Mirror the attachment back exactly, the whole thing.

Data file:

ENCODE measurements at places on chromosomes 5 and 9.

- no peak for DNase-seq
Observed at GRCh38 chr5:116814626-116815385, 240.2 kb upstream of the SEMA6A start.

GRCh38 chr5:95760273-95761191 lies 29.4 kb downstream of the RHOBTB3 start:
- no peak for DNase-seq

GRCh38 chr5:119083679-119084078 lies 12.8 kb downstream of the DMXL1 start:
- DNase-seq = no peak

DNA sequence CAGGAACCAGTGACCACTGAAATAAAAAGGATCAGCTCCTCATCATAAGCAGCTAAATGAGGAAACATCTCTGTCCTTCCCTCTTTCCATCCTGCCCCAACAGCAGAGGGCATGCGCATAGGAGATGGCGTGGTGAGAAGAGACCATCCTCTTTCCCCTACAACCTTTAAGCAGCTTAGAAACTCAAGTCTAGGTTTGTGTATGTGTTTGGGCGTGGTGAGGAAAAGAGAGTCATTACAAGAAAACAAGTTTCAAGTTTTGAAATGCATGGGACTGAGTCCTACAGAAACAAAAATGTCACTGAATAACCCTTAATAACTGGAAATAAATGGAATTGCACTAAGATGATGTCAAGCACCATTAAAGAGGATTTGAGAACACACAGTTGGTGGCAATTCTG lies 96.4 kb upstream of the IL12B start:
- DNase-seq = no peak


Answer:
ENCODE measurements at places on chromosomes 5 and 9.

- no peak for DNase-seq
Observed at GRCh38 chr5:116814626-116815385, 240.2 kb upstream of the SEMA6A start.

GRCh38 chr5:95760273-95761191 lies 29.4 kb downstream of the RHOBTB3 start:
- no peak for DNase-seq

GRCh38 chr5:119083679-119084078 lies 12.8 kb downstream of the DMXL1 start:
- DNase-seq = no peak

DNA sequence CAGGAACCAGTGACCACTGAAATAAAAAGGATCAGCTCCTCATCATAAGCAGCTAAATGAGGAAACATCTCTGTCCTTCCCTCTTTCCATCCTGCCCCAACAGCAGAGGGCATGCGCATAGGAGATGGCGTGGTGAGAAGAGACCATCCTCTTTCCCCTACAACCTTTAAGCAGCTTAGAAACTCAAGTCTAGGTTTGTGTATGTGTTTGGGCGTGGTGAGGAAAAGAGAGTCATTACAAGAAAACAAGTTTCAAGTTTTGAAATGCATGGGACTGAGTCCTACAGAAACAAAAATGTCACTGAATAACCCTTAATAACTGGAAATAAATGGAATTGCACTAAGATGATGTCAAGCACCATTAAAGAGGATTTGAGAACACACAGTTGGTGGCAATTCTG lies 96.4 kb upstream of the IL12B start:
- DNase-seq = no peak